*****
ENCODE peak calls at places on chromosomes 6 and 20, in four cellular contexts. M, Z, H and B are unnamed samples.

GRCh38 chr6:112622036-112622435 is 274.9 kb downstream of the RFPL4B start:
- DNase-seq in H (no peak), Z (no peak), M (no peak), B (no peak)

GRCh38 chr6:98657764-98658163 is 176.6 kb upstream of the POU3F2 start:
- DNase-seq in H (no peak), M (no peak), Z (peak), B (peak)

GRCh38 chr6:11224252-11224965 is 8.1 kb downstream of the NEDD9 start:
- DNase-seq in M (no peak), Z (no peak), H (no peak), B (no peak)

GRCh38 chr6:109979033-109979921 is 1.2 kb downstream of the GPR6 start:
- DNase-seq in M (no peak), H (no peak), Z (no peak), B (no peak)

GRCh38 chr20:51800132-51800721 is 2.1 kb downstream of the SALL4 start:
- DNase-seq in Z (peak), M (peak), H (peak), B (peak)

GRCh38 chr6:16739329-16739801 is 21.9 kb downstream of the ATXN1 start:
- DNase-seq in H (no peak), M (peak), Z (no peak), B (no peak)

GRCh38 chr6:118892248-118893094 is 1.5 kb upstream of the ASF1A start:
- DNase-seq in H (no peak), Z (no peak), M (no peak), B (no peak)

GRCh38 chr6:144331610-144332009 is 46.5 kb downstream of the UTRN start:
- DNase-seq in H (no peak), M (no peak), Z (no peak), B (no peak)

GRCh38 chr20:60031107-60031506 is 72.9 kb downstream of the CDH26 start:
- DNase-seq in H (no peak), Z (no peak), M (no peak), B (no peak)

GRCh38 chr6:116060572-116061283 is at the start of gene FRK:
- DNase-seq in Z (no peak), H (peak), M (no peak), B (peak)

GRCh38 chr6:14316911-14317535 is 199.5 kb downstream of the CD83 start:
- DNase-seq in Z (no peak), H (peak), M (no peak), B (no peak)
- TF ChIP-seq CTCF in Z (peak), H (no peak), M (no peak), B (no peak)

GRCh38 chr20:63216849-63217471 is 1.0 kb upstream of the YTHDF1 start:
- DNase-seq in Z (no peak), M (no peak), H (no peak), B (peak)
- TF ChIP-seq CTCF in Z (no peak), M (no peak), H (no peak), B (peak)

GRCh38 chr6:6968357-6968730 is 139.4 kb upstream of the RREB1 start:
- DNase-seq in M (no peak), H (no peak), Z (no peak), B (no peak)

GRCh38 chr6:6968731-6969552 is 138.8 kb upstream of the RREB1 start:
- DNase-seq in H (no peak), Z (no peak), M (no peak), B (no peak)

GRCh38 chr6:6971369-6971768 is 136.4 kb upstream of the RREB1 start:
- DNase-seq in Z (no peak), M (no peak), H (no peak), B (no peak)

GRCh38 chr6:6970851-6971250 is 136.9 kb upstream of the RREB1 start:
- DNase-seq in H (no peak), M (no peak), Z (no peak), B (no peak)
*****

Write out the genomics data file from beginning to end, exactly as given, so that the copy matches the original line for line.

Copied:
ENCODE peak calls at places on chromosomes 6 and 20, in four cellular contexts. M, Z, H and B are unnamed samples.

GRCh38 chr6:112622036-112622435 is 274.9 kb downstream of the RFPL4B start:
- DNase-seq in H (no peak), Z (no peak), M (no peak), B (no peak)

GRCh38 chr6:98657764-98658163 is 176.6 kb upstream of the POU3F2 start:
- DNase-seq in H (no peak), M (no peak), Z (peak), B (peak)

GRCh38 chr6:11224252-11224965 is 8.1 kb downstream of the NEDD9 start:
- DNase-seq in M (no peak), Z (no peak), H (no peak), B (no peak)

GRCh38 chr6:109979033-109979921 is 1.2 kb downstream of the GPR6 start:
- DNase-seq in M (no peak), H (no peak), Z (no peak), B (no peak)

GRCh38 chr20:51800132-51800721 is 2.1 kb downstream of the SALL4 start:
- DNase-seq in Z (peak), M (peak), H (peak), B (peak)

GRCh38 chr6:16739329-16739801 is 21.9 kb downstream of the ATXN1 start:
- DNase-seq in H (no peak), M (peak), Z (no peak), B (no peak)

GRCh38 chr6:118892248-118893094 is 1.5 kb upstream of the ASF1A start:
- DNase-seq in H (no peak), Z (no peak), M (no peak), B (no peak)

GRCh38 chr6:144331610-144332009 is 46.5 kb downstream of the UTRN start:
- DNase-seq in H (no peak), M (no peak), Z (no peak), B (no peak)

GRCh38 chr20:60031107-60031506 is 72.9 kb downstream of the CDH26 start:
- DNase-seq in H (no peak), Z (no peak), M (no peak), B (no peak)

GRCh38 chr6:116060572-116061283 is at the start of gene FRK:
- DNase-seq in Z (no peak), H (peak), M (no peak), B (peak)

GRCh38 chr6:14316911-14317535 is 199.5 kb downstream of the CD83 start:
- DNase-seq in Z (no peak), H (peak), M (no peak), B (no peak)
- TF ChIP-seq CTCF in Z (peak), H (no peak), M (no peak), B (no peak)

GRCh38 chr20:63216849-63217471 is 1.0 kb upstream of the YTHDF1 start:
- DNase-seq in Z (no peak), M (no peak), H (no peak), B (peak)
- TF ChIP-seq CTCF in Z (no peak), M (no peak), H (no peak), B (peak)

GRCh38 chr6:6968357-6968730 is 139.4 kb upstream of the RREB1 start:
- DNase-seq in M (no peak), H (no peak), Z (no peak), B (no peak)

GRCh38 chr6:6968731-6969552 is 138.8 kb upstream of the RREB1 start:
- DNase-seq in H (no peak), Z (no peak), M (no peak), B (no peak)

GRCh38 chr6:6971369-6971768 is 136.4 kb upstream of the RREB1 start:
- DNase-seq in Z (no peak), M (no peak), H (no peak), B (no peak)

GRCh38 chr6:6970851-6971250 is 136.9 kb upstream of the RREB1 start:
- DNase-seq in H (no peak), M (no peak), Z (no peak), B (no peak)